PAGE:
1. Ulrich, Roger S. PhD
  2. Professor
  3. Perkins, R. Serene MD, FACS

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One of my greatest pleasures (and a potent stress reliever) is to walk in the Japanese gardens near my home in Portland, Oregon. When I heard about the work being done at a local hospital with the use of a healing garden for mothers and their families, I was so impressed I had to share it. Today's column is guest authored by Dr Roger S. Ulrich and Dr R. Serene Perkins, in the hope that their important work will continue and that the healing powers of nature will come to be a routine part of healthcare for patients, families, and clinicians. - Lisa A. Miller, CNM, JD


Come forth into the light of things, let Nature be your teacher. - William Wordsworth


In 2013, the Legacy Emanuel Medical Center in Portland, Oregon, partnered with the Tom and Kitty Stoner Foundation (TKF, in Annapolis, Maryland, to embark upon an ambitious goal to design a hospital green space that would promote the well-being of patients, families, and caregivers. After receiving 1 of 5 TKF National Nature Sacred Awards granted nationally, we knew that we were on the path to accomplishing this goal. Incorporating ideas and findings from environmental psychology, landscape architecture, interior design, medicine, and public health research, the aim was demonstrate how specific design changes in health care environments can reduce stress and alleviate the physical outcomes associated with it. This multiyear grant also funded 3 clinical research projects on the impact of the garden on laboring patients, families, and nurses who are exposed to the high-stress clinical environment of tertiary referral center.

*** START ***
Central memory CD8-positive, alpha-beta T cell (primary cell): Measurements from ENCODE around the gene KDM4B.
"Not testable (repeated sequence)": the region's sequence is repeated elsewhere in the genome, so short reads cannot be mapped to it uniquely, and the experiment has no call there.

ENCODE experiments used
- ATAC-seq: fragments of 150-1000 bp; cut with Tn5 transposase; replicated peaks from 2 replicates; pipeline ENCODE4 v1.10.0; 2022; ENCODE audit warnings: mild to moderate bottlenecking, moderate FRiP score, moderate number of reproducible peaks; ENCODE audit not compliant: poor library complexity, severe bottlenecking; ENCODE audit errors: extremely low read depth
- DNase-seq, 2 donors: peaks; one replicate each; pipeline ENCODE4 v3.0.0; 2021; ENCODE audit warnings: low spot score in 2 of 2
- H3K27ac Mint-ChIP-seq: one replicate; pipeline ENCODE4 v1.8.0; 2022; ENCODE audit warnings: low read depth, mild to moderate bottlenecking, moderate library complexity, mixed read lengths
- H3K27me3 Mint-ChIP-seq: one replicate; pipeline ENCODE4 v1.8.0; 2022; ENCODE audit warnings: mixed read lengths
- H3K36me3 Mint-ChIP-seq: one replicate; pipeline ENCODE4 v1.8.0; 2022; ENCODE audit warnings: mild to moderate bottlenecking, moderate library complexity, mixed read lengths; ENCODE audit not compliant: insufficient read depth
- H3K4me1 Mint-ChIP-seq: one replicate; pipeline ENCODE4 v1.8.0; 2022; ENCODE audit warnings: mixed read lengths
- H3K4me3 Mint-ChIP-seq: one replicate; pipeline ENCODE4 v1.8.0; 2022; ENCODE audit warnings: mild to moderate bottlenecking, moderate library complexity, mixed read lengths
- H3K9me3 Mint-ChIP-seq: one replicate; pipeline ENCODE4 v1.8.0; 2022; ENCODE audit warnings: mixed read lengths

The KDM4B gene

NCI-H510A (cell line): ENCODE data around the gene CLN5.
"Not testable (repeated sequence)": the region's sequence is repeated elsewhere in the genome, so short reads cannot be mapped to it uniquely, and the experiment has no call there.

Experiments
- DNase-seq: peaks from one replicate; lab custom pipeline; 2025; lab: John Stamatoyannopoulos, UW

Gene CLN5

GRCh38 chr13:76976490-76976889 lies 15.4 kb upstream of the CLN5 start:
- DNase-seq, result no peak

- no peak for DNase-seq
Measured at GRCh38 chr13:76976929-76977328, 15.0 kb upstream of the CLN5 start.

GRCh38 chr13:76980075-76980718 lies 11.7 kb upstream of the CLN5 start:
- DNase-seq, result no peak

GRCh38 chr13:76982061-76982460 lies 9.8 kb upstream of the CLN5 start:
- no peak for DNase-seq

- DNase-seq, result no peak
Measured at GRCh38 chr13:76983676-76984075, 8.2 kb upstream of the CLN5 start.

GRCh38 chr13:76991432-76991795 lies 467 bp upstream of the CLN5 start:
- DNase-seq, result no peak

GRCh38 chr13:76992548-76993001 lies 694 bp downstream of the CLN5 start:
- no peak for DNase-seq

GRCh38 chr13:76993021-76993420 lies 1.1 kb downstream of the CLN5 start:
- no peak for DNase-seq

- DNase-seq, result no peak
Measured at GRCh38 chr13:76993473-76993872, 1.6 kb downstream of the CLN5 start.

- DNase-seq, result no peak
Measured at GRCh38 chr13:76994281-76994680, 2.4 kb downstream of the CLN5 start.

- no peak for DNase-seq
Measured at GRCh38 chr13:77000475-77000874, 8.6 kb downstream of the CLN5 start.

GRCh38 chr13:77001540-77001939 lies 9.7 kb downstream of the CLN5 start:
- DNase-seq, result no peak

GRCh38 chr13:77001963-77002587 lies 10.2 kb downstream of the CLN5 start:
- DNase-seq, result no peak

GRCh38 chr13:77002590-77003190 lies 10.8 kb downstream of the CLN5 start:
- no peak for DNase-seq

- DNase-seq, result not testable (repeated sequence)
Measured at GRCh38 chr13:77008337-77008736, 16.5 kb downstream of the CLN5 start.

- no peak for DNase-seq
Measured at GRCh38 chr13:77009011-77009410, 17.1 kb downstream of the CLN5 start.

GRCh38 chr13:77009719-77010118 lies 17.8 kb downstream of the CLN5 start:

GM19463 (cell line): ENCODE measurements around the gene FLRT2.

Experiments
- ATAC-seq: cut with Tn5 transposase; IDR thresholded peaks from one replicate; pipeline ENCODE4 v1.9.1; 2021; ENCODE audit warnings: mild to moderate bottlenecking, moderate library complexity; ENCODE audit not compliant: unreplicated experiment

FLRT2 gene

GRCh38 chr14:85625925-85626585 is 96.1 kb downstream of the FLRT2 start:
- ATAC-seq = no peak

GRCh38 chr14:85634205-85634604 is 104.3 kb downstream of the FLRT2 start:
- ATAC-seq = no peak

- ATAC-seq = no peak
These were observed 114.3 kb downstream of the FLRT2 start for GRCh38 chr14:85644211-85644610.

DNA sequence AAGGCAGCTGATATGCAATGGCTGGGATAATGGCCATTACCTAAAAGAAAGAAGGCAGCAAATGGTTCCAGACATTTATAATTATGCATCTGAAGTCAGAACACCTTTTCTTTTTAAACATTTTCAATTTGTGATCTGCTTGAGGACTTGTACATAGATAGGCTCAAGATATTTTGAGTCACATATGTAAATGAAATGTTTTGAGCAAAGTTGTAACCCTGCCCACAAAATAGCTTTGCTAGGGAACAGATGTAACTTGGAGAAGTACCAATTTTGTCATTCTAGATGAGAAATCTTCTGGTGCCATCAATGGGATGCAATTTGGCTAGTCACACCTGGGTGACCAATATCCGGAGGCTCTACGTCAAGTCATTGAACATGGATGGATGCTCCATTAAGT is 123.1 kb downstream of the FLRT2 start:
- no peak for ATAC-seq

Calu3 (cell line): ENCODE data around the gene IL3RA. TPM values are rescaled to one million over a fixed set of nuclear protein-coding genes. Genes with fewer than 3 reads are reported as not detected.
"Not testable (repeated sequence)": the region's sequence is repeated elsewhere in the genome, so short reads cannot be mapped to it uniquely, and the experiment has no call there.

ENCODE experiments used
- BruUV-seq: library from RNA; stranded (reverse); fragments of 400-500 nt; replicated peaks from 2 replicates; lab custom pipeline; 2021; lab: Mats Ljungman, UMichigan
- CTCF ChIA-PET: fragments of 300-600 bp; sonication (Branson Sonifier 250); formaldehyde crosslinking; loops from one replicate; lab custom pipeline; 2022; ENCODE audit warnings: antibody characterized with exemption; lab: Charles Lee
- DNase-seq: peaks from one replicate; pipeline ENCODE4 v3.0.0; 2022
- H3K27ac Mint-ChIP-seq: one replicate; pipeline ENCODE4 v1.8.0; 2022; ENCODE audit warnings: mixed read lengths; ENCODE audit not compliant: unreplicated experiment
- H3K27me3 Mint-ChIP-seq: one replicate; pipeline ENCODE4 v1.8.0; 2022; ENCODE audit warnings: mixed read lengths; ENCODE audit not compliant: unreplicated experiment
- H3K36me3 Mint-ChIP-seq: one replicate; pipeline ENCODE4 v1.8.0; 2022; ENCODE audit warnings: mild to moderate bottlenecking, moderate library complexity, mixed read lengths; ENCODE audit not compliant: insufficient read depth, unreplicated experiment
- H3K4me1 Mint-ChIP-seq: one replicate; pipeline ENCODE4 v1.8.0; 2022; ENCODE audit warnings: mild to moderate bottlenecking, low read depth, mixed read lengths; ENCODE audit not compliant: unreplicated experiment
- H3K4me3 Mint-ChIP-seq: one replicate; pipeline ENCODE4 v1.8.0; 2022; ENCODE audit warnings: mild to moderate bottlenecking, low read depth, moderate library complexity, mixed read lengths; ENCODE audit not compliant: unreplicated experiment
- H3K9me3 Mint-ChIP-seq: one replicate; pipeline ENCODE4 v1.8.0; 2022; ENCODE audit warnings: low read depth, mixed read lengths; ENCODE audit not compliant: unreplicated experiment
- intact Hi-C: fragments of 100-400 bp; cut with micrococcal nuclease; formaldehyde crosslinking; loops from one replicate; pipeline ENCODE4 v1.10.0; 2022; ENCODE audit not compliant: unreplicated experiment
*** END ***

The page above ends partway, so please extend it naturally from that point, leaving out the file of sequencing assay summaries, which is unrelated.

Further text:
It is well known that illness and hospitalization induce stress and can be detrimental for patient outcomes, including for women in maternity units.1 While modalities to combat patient stress have abounded in recent years,2-4 the use of nature, specifically gardens, has not been well studied in the hospital setting. Read this story of a pregnant mother who used the Legacy Emanuel Medical Center healing garden during her 40-day period of inpatient bed rest:


What would I do without the gardens during my 40-day stay at the hospital? After three days in a row of not spending time in the gardens, I can tell you that my mood deteriorated, I didn't feel like doing my room exercises, and cried every day. I continued my garden visits after these three days and noticed an immediate improvement of my well-being.


It's hard to describe in words the happiness created in me by the gardens. As I sit here now, birds are singing songs to me, bees are collecting pollen from the beautiful flowers, and a white butterfly flutters around me as if to say hello. Sometimes the birds come to me because they have learned I have bird seed. By sharing the seed with others, I have witnessed happiness and joy of others who also receive gratification from the birds.


My eyes and senses are also brought to life by the gardens. The lilies are amazingly beautiful with a sweet aroma. The lavender and rosemary beg me to rub my hands on them so I may smell like their fragrance. Even the big bowl of mixed greens invited me to eat a small sample so that I may taste fresh life.